September 2022 – Sideways drift persists amid high volatility since June

SFRR closes September at -7.15% (-31.04% YTD), SFPG -9.62% (-35.79% YTD) and SFQS at -9.56% (-28.93% YTD), while the MSCI World posts month end returns of -9.26% in USD, the S&P 500 closes at -9.34% and Nasdaq 100 at -10.6%.

September Highlights:

  • Strong ups and downs in sideways markets from June to September
  • Oversold markets
  • US stronger than Europe and China
  • Inflation contention and bond market stabilization in the coming months
  • The nuclear war threat points to a cold war that, as it could last for years, won’t shape investment strategies in the long run. No matter what, concentrate in the US and reduce Europe.
  • In anticipation of improved financial markets in 2023, we are in an accumulation (buy) phase

The 15 June-15 August rally gradually faded away, vanishing completely on the 30th of September. Although markets rallied 20% at the beginning of the quarter, they fell back to lows at period end. This extremely volatile environment is driven more by macro data than by fundamentals. August inflation, published in September, was higher than expected and triggered fears of further monetary tightening by the US Federal Reserve.

It is the first time since 1975 that both bond and equity markets have accumulated 3 consecutive negative quarters in the US, starting to signal more to “buy” opportunities than to “sell” opportunities. Indices are extremely oversold at quarter end, considerably increasing the probability of a rebound.

Right now, the correlation between US bonds, stock markets and EURUSD is very high: any change in the US 2-year bond price immediately triggers a proportional move in stock markets and EURUSD rates.

Markets are torn between inflation and recession, or a combination of both, with the added uncertainty of a possible nuclear threat. As managers or investors, the decision we must make is whether to take advantage of the falls to buy, or to make the most of the rises and sell.

On the one hand, we know that falls of 25% to 35% in the stock market are usually good buy opportunities, and that the duration of crises in bear markets is significantly shorter than in bull markets. Approximately 80% of the time markets are bullish and 20% bearish. After 11 months of crisis (20 for the sectors that benefited most from the post-Covid monetary expansion) we feel that we must be closer to the end of the crisis than the beginning. The question is not whether we should be accumulating positions in quality companies –the answer to this is clearly yes– the real question is whether we should risk waiting a little longer to try to fetch lower prices. Over 2022, bullish rallies have been as fast or faster than bearish ones.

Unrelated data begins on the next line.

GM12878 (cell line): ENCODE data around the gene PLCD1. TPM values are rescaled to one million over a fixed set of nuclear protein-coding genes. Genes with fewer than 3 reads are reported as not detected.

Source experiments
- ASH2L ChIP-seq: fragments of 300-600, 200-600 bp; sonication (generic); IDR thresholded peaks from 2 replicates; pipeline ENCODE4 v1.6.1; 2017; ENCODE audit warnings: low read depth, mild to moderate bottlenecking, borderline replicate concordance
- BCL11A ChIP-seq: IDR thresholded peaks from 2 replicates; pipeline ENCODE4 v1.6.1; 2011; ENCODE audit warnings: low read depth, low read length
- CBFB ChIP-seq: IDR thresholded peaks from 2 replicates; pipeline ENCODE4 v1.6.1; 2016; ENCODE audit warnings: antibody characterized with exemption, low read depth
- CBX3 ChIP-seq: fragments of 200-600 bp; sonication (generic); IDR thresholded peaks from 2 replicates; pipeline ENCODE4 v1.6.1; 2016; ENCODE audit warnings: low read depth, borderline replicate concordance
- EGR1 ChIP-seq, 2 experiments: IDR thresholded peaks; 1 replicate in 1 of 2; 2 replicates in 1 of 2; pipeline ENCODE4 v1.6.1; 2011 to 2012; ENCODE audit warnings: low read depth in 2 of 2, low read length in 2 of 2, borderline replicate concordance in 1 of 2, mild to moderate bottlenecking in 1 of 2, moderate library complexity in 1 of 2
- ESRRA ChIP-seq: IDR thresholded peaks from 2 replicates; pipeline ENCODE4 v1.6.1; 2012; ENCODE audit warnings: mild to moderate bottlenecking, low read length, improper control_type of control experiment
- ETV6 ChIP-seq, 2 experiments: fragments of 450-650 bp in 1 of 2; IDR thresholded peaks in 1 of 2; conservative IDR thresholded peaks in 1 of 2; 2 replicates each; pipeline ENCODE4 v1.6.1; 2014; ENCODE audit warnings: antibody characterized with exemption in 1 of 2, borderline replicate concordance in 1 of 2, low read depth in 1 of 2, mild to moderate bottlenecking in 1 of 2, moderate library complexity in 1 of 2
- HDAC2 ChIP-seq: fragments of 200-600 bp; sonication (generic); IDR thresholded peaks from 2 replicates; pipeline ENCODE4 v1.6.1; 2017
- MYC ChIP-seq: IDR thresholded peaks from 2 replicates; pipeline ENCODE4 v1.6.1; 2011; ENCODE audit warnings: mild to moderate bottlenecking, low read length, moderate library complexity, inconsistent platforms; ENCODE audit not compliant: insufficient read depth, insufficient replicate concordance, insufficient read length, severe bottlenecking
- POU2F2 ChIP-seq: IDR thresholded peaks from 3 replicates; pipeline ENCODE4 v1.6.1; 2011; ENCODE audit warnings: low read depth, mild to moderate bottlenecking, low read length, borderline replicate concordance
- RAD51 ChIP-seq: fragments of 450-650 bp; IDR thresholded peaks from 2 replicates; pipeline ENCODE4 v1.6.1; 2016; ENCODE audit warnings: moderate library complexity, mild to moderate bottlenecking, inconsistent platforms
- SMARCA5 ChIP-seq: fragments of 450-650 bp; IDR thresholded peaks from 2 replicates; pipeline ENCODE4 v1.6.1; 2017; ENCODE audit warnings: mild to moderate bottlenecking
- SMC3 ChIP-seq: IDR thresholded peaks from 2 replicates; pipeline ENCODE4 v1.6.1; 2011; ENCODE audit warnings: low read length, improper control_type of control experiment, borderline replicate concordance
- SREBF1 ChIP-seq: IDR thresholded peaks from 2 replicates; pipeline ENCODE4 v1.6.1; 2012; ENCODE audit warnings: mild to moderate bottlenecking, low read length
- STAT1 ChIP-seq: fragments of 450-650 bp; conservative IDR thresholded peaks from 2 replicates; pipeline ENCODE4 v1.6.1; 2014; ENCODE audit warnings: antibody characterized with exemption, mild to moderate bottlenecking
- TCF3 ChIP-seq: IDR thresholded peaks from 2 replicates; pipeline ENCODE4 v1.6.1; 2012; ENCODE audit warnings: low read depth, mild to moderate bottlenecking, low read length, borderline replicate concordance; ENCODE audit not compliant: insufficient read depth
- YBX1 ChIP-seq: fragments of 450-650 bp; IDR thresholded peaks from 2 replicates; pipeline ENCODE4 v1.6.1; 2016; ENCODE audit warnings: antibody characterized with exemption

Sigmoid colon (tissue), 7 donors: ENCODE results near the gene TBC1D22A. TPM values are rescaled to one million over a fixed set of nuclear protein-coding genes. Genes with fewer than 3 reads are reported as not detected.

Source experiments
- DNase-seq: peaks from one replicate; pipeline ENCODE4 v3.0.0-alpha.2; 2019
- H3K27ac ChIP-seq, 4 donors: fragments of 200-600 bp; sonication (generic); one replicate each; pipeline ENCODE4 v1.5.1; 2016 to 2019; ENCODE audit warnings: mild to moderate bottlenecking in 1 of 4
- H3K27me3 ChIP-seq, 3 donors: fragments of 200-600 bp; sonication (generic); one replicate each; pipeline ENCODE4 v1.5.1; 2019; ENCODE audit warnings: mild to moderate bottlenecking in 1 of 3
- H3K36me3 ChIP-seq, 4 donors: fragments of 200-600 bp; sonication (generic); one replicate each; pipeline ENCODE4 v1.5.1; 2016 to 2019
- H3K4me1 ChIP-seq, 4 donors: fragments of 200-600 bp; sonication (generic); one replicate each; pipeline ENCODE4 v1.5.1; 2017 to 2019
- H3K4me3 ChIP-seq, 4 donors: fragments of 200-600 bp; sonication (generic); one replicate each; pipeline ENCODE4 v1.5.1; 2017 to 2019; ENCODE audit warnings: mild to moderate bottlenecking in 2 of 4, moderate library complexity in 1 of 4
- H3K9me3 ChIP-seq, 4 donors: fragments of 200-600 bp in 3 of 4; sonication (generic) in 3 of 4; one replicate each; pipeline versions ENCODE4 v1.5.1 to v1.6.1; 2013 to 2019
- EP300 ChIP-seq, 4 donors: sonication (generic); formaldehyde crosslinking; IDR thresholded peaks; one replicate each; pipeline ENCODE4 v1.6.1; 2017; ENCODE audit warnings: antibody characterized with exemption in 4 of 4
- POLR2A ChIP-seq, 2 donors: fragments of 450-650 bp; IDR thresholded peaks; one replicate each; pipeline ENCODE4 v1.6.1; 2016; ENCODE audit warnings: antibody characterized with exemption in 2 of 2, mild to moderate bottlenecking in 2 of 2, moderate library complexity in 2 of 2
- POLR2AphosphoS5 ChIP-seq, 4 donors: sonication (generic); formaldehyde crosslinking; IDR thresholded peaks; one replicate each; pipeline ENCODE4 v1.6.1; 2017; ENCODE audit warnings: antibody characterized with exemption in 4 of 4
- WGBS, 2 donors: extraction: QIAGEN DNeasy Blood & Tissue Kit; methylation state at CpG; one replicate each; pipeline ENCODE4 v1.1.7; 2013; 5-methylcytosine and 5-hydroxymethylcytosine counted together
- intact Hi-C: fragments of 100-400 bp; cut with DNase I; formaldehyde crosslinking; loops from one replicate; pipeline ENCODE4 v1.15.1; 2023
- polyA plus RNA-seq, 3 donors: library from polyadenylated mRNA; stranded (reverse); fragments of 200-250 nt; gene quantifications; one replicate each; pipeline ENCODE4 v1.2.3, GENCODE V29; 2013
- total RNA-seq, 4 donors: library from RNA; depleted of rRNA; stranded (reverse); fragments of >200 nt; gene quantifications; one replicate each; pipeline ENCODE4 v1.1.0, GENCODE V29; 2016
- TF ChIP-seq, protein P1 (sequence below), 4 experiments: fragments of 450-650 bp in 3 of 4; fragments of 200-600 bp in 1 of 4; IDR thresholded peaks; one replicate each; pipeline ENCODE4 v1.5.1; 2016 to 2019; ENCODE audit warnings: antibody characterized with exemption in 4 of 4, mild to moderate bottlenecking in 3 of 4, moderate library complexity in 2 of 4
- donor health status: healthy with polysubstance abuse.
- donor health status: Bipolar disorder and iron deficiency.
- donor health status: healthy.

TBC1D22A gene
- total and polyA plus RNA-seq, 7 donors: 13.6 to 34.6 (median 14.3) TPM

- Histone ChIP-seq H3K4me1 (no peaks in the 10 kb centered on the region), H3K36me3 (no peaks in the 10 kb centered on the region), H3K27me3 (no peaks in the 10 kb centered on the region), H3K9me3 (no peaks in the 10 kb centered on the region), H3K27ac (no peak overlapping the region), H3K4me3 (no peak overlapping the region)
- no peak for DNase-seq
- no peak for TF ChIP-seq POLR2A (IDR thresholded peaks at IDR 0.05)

The bearish arguments are that rates will rise above the estimated 4.5-4.75% by year-end 2023, that inflation will not be contained as quickly as expected, and that corporate earnings will be hit hard by the economic slowdown and rising costs while the FED will fail to take steps to check the fall. Part of this scenario is discounted in current prices, which could fall further if US bonds worsen or if a geopolitical –war or credit– event occurs aggravating the current selling panic.

The bullish arguments are that inflation will tend to ease, that the FED will not need to raise rates further than it is already expected -since companies continue to make money–, that bond and equity prices are already reasonable, that household and corporate savings will support price increases, and that the huge amounts of cash accumulated in funds and portfolios needs to be invested to avoid its depreciation, dragged by inflation and taxes.